- The use of 3D printers is allowing victims of the war in Ukraine to get prosthetic limbs faster.
- The process can drop the cost of a prosthetic to under $10,000 per limb.
- The company estimates that more than 10,000 prosthetic limbs are needed in Ukraine.
Thousands of Ukrainians have lost limbs during the Russian invasion of Ukraine, and 3D printers are helping supply prosthetics.
Unlimited Tomorrow, a maker of prosthetic arms, is donating hundreds of replacement limbs to the war-torn country. The victims will get access to their prosthetic limbs through 3D scanning, 3D modeling, and 3D printing. This process shortens the timing and reduces the price of a high-tech prosthetic arm from $20,000-$100,000 to under $10,000 per limb.
"3D printing enables TrueLimb to be uniquely personalized to each user from the shape, size, and skin tone to match the opposing limb perfectly," Easton LaChapelle, the CEO and founder of Unlimited Tomorrow, told Lifewire in an email interview. "3D printing also allows us to decrease costs and remain nimble from a design perspective. We are not bound by expensive molds or traditional manufacturing techniques."
Using 3D printers, which make a 3d object from a computer model, lets Unlimited Tomorrow make a robust but lightweight product, LaChappelle said. Weight is one of the biggest challenges in upper limb prosthetics, and the company achieved a weight of 1-1.5 pounds. 3D printing also allows Unlimited Tomorrow to make its limbs anywhere in the world. The company estimates that more than 10,000 prosthetic limbs are needed in Ukraine due to war injuries.
"While initial prosthetics will be shipped to Ukraine from the US, we can foresee a scenario in the not-too-distant future where color 3D printers are on the ground in Ukraine," LaChappelle said. "Making it that much faster and economical to get victims the help they so urgently need."
Unlimited Tomorrow uses 3D scanning technology, design software, and additive manufacturing, which is the printing process of creating an object by building it one layer at a time. The key to a personalized fit is perfecting the prosthesis's socket to a person's residual limb.
After an initial 3D scan of the limb, the socket model is created, and after 3D printing, test sockets are shipped to hospitals in Ukraine. Virtual consultation is used to select the best-fitting socket, after which the final TrueLimb prosthesis is additively manufactured and delivered to the hospitals. Unlimited Tomorrow then provides training resources for the bionic limb.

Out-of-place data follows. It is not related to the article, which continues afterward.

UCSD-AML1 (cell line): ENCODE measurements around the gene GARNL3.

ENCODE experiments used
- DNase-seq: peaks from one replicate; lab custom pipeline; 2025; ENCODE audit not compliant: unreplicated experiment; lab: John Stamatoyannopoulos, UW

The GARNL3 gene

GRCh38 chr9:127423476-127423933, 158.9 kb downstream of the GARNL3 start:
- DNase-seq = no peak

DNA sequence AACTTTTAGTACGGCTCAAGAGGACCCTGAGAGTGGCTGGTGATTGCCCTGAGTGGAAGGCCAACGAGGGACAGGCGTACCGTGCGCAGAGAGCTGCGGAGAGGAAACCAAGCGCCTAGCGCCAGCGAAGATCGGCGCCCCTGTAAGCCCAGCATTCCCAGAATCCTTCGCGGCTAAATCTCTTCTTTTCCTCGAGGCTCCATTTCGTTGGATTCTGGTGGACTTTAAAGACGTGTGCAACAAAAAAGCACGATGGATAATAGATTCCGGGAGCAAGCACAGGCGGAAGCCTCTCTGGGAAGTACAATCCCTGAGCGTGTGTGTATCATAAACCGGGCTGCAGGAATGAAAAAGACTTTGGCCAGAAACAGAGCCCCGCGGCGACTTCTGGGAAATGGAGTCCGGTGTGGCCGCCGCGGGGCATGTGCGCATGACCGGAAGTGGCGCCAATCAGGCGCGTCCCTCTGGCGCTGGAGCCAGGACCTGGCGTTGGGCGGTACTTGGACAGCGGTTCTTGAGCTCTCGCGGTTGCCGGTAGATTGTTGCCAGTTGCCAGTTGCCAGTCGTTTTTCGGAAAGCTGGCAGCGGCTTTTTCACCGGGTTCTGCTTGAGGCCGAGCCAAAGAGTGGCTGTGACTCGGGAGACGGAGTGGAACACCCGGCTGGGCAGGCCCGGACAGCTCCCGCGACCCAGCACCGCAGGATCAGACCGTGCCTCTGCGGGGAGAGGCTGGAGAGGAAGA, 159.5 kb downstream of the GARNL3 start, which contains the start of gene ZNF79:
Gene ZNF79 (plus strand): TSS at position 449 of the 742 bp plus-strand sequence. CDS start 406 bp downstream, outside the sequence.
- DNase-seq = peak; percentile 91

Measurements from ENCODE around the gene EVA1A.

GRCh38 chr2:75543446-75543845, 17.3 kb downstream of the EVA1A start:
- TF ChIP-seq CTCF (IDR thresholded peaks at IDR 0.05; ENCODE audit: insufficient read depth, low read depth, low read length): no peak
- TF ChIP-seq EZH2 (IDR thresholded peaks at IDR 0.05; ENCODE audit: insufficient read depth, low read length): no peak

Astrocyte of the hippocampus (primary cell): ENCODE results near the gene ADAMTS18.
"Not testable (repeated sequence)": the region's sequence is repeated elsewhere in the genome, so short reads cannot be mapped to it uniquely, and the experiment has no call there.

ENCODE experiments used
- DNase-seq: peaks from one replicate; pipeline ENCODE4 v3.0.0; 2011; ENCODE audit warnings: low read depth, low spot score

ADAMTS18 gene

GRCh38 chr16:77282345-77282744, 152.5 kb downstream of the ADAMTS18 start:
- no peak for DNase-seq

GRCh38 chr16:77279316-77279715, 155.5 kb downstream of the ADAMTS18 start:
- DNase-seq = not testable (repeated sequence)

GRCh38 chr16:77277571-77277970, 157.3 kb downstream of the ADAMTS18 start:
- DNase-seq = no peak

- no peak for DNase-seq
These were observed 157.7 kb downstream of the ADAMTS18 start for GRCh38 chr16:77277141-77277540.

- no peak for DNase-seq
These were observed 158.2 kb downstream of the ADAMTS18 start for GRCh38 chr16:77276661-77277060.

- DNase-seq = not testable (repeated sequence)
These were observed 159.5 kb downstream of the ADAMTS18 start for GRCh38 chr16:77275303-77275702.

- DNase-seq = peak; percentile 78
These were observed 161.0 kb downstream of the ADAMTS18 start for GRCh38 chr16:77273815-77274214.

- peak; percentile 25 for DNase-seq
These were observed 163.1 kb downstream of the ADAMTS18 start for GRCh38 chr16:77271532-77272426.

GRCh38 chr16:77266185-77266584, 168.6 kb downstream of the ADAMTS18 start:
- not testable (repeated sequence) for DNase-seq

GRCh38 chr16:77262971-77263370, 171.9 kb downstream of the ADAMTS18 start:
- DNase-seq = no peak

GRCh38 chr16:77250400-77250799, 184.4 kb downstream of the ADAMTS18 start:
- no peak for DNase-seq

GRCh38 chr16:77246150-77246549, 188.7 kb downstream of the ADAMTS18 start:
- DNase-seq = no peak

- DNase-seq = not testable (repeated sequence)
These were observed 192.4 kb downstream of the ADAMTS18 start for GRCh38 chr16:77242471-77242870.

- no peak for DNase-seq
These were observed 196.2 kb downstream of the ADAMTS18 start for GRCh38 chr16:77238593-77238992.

The same 3D-printing technology used by Unlimited Technology is used by many other companies as well and is helping to revolutionize the process of making prosthetic arms around the world. 3D printing allows for organic designs tailored to individuals' anatomy and produced locally or regionally. With traditional manufacturing, the ability to customize through production methods like casting, modeling, and milling is not possible, Patrick Boyd, the marketing director of EOS, a 3D printing company, told Lifewire via email. Typically, sizes for prosthetics are Small, Medium, or Large.
"But by scanning the individual and leveraging medical know-how, what is produced are prosthetics that are optimized to the wearer, providing increased comfort and mobility," he added.
The Power of 3D
Prosthetic and medical device manufacturers, as well as point-of-care facilities, are using 3D printing to deliver 3D printed limbs. Companies such as Partial Hand Solutions use Formlabs 3D printers like the Fuse 1 to provide functional solutions for soldiers and civilians with partial hand and finger amputations, as well as for children with more extensive prosthetic requirements, Gaurav Manchanda, the medical market development director for the 3D printing company Formlabs told Lifewire in an email interview.
Prior to using 3D printing, most prosthetic fingers were made using injection molding, Manchanda said. "The parts had to be outsourced, taking two weeks to arrive, and only five sizes were available," he added.
The 3D-printed limbs also allow more customization options. There is a trend among amputees to move away from the "bionic arm" paradigm and toward "low-tech," mechanical-only prostheses that are designed for functionality, Alkaios Bournias Varotsis, a product marketing manager at nTopology, a company that makes software used in prosthetic design, said via email. "The customization options that are unlocked by 3D printing will have an impact on the functionality of these devices."
In the future, getting a 3D-printed limb could take hours rather than weeks or months. Some healthcare organizations have on-site 3D printing capabilities that allow for a patient measurement and design that are done in one day and delivery of the prosthetic to the doctor within a few weeks for patient fitting, Boyd said.
"That time for print-to-patient will compress even more in the next few years," he added.